Pour obtenir l'appli gratuite, saisissez votre numéro de téléphone mobile.
Détails sur le produit
Si vous vendez ce produit, souhaitez-vous suggérer des mises à jour par l'intermédiaire du support vendeur ?
Commentaires client les plus utiles sur Amazon.com
I came across the same arrogant attitude in this book and I am very displeased (although I am happy to report no similar error on Nussbaum's part in talking about the Stoics or Buddhsim).
Of Gandhi she writes:"Gandhi's views about war are not sensible. His idea that the best way, and a fully adequate way, to approach Hitler was through nonviolence and love was simply absurd, and would have been profoundly damaging had anyone taken it seriously. He made two grave errors. First, he equated a violent response to Hitler with "Hitlerism," saying that "Hitlerism will never be defeated by counter-Hitlerism"... Second, he also held that Hitler would respond to a nonviolent and loving overture: "Human nature in its essence is one and therefore unfailingly responds to the advances of love" .... Gandhi's even uglier proposal not to resist the Japanese if they invaded India requires no comment."
I looked at her acknowledgements and didn't recognize anyone that might have led her to the error above. I will at some point take professional issue with it.
As in prior reviews of Nussbaum's work, I do "sign" off as who I am in academia.
Bart Gruzalski, Professor Emeritus, Northeastern University, Boston Massachusetts.
The argument unfolds in three sections. In Need and Recognition, Nussbaum defines emotions as evaluative judgements about the world based on our ideas of what we deem important for our own flourishing. After elaborating on this definition, she refines it by sparring with the -ologists who argue for the physiological origins of emotion. She addresses in a convincing way the question of how pre-verbal beings such as infants and non-verbal beings such as animals can make sophisticated evaluative judgements. The section on infant emotions plunges the reader back into those wild storms of bliss and rage that come from having all that you need to survive exist beyond your direct control.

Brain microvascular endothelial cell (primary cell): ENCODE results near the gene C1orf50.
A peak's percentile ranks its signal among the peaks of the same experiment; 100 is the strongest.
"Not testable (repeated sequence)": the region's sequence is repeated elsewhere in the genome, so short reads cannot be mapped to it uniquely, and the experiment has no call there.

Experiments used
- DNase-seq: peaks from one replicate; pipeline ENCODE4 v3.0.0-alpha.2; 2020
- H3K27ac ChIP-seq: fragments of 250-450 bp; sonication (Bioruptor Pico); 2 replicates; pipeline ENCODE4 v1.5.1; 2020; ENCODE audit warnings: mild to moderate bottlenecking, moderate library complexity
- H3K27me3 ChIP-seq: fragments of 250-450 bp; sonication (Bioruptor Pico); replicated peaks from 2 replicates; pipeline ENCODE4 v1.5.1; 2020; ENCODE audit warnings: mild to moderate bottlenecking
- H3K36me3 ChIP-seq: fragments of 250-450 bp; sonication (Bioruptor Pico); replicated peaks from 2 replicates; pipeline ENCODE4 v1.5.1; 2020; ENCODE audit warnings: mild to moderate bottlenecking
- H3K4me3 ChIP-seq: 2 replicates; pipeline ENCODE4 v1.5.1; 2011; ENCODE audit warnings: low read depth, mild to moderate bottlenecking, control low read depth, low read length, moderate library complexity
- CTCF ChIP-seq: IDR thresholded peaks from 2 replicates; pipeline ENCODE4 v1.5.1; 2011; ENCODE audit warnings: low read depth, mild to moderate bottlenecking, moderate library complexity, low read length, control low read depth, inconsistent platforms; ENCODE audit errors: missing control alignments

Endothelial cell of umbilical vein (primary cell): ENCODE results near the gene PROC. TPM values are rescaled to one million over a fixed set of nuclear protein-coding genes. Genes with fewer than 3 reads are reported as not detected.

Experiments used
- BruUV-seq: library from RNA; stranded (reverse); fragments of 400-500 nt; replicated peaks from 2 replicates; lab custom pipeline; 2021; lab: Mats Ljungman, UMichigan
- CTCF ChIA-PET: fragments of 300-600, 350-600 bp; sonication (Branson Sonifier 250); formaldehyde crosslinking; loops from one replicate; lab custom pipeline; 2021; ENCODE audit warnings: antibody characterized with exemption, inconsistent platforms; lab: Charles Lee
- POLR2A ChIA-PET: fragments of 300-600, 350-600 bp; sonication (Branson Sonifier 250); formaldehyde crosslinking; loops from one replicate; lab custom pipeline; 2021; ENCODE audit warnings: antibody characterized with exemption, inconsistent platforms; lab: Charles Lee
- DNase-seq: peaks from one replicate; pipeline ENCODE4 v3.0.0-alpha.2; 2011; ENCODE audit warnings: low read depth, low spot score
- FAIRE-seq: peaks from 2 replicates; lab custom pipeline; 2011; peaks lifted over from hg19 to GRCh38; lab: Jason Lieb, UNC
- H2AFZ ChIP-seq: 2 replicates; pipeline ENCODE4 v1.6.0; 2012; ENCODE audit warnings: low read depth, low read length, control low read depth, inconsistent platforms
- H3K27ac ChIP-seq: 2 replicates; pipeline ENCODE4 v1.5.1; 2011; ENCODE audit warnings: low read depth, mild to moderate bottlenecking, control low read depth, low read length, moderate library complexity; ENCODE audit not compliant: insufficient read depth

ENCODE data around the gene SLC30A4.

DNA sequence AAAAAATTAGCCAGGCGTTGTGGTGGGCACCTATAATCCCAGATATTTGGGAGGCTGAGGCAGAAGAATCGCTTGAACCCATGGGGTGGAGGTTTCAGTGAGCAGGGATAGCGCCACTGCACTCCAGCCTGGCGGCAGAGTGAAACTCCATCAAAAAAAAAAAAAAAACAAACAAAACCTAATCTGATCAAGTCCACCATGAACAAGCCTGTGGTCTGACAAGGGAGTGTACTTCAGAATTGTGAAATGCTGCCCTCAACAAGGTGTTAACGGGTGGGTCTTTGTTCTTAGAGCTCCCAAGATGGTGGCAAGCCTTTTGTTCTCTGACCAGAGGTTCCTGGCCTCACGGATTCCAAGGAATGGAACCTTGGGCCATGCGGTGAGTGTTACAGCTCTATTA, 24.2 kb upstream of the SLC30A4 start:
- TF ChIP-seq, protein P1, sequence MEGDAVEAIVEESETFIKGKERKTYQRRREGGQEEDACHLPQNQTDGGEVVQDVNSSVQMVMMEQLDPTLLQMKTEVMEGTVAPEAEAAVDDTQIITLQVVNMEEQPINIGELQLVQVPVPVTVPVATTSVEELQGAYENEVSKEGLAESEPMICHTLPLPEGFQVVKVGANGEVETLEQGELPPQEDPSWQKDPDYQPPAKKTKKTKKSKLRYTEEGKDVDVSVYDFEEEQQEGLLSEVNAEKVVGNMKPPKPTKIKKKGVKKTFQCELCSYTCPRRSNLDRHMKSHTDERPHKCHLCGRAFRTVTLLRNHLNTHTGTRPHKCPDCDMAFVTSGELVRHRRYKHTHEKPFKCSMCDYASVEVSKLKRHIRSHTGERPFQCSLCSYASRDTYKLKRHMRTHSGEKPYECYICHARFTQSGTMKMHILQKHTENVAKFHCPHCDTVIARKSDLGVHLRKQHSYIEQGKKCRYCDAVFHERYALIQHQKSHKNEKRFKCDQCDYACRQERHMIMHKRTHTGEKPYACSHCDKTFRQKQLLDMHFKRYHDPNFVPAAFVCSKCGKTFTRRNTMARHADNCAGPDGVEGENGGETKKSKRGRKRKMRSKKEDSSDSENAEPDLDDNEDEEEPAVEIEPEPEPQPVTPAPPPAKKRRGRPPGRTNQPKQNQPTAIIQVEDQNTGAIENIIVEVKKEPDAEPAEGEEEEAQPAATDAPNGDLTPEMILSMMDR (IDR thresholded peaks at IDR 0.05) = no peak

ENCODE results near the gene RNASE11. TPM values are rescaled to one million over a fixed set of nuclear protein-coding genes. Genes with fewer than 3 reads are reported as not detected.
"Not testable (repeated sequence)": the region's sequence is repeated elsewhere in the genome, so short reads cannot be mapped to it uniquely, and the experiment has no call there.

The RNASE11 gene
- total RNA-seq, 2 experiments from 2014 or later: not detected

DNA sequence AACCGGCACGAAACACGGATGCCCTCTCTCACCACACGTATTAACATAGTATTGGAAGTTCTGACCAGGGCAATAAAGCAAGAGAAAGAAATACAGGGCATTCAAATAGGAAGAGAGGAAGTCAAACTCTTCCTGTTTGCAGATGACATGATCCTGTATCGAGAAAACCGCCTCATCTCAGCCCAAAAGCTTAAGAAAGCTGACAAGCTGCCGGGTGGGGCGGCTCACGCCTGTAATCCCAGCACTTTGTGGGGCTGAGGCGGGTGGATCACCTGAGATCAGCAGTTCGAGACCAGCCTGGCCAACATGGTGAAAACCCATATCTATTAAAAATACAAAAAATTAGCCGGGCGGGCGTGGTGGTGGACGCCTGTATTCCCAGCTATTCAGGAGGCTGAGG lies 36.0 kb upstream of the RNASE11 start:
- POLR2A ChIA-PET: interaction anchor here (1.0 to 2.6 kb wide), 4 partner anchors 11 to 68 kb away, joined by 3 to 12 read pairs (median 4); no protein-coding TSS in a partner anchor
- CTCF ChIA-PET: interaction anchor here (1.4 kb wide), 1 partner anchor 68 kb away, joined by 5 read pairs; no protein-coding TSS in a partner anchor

Part II, Compassion, describes the process of extending one's definition of self-interest beyond the boundaries of one's own skin. She is particulary good on how shame and disgust, if not mastered, distance you from other people and prevent you from being imaginatively connected to a larger world.
Ascents of Love, the third part, traces evolving views of erotic love and it's here that Nussbaum's arguments start to soar. She demonstrates how the Platonic and Christian ascents of love solve the "problem" of loving specific individuals: you render the human irrelevant by ascending to the abstractions of ideal form or love of god. Nussbaum argues brilliantly for a view of erotic love that encompasses the ideal and real people as well. Her writing peaks in the chapters on Mahler and Joyce. She depicts Mahler's second symphony as a paean to human striving as a reward in itself, and Joyce's Ulysses as a heroic reclamation of the body in all its waywardness and fecundity from the life-denying clutch of the Catholic Church.
This book is important because it convincingly places control of our emotions within our own cognitive grasp. As masters of our emotions, we just might live a better life. One wishes the prose was less plodding in places, and the text less bristly with footnotes, but persevere. The views from the peaks are magnificent.
without this monumental addition to half of the body of philosophy. Thank you, Ms. Nussbaum